Page last updated at 13:46 GMT, Friday, 19 February 2010

Osborne's brother denies concealing drug addict friend

Dr Adam Osborne
Dr Osborne admitted failing to record the prescriptions he gave to friends

A doctor denied trying to conceal a cocaine-addicted friend to whom he prescribed anti-psychotic drugs, the General Medical Council (GMC) heard.

Dr Adam Osborne, brother of shadow chancellor George Osborne, left the woman in a hospital car park while he went inside to write the prescription.

He later failed to put her details on a second form he handed to a pharmacy.

The doctor admits prescribing drugs for a friend, family member and girlfriend but denies inappropriate conduct.

The GMC says doctors can only prescribe for family and friends in emergencies.

The woman, known as Miss B, contacted Dr Osborne in May 2008 from outside Manchester Royal Infirmary after discharging herself after failing to receive treatment, it was said.

She met Dr Osborne outside Wythenshawe Hospital, where he was a psychiatry trainee at the time. He decided to treat her for cocaine-related symptoms, the Fitness to Practise panel in London heard.

Class C drug

He left her in the car park, while he went in inside to get a prescription for the drugs Lorazepam - a class C controlled drug that has worth as a street drug - and haloperidol.

After initially being refused the drugs due to the patient's name not being recognised by the hospital, the hearing was told he went to a nearby pharmacy where he filled out a further incomplete form, missing out details of the woman's name and address.

Asked if he wanted to conceal her identity, he said: "No".

GMC counsel Bernadette Baxter also quizzed him on his decision not to take Miss B into the hospital to make out the initial prescription.

I would rather answer that in private session
Dr Adam Osborne on how he met Miss B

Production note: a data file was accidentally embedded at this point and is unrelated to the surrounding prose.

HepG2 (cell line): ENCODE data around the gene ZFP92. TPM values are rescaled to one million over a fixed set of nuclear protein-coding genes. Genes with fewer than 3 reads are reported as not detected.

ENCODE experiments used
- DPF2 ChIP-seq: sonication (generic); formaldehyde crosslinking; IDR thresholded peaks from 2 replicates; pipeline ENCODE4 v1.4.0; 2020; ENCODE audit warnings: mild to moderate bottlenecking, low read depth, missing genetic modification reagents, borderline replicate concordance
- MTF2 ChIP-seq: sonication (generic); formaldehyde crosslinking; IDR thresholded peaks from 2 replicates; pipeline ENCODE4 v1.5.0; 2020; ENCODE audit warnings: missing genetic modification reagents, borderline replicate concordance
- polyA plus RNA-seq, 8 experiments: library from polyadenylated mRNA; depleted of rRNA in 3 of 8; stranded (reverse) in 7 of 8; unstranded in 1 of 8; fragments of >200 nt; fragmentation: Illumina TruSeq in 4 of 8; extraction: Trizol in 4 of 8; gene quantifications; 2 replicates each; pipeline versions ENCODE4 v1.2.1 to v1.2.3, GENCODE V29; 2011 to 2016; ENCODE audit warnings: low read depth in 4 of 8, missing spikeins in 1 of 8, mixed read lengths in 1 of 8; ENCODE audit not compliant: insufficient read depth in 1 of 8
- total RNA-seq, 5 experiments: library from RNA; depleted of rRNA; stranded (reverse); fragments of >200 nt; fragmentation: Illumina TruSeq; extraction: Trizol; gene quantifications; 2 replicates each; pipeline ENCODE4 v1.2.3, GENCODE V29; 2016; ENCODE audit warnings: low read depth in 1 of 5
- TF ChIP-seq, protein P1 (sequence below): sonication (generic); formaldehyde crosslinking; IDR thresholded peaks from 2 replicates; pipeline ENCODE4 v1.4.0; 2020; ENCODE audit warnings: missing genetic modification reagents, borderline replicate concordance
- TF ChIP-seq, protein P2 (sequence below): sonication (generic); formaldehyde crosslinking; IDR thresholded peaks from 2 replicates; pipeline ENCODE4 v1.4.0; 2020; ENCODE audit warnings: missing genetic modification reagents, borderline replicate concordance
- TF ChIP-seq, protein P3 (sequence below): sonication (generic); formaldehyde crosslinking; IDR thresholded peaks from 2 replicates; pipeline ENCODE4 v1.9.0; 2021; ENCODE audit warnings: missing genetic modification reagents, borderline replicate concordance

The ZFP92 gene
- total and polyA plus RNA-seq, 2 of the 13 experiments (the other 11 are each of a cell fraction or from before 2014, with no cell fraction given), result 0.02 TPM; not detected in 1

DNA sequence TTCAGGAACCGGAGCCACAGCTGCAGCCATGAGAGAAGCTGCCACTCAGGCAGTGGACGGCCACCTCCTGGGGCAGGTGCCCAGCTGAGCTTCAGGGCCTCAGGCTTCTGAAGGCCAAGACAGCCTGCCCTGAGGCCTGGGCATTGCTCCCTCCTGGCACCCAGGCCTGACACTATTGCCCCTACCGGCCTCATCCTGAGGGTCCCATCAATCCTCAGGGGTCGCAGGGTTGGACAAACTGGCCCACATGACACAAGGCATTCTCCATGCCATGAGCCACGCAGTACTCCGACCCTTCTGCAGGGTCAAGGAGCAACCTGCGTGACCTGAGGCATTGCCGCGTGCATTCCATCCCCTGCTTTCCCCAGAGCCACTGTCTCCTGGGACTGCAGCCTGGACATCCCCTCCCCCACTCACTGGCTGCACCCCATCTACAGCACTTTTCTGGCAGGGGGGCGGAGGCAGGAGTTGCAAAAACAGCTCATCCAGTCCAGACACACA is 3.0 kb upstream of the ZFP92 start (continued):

Asked if that was to "conceal her presence", Dr Osborne replied: "I do not think that was a particular issue in my mind at the time."

He previously said that his main concern was getting treatment for the woman, who was having hallucinations as the result of her cocaine use.

Asked how he met Miss B, Dr Osborne said it was in a social setting in late 2007 or early 2008, but decline to give further details.

When asked if it was a "social setting you wouldn't want people to know about", he replied: "I would rather answer that in private session."

Dr Osborne risks being struck off by the GMC over the allegations that he supplied prescription drugs to a former girlfriend, a family member and Miss B.

It is claimed that he did so without informing their GPs or making note of the prescriptions in their medical records.

'Skimmed through'

At Friday's hearing he admitted not having paid enough attention to the guidelines laid out in Good Medical Practice.

"At the time I might have skimmed through it, but I probably hadn't really thought about all the points which is probably why I ended up here today," he said.

Quizzed further if he knew it was wrong to prescribe to family and friends, he said: "I honestly hadn't taken that message on board. I cannot say I was deliberately going against something I thought was wrong."

Dr Osborne resigned from the trust but an investigation continued and he was dismissed for gross misconduct.

He was initially banned from practice but was later allowed back to work with conditions.

The hearing continues.

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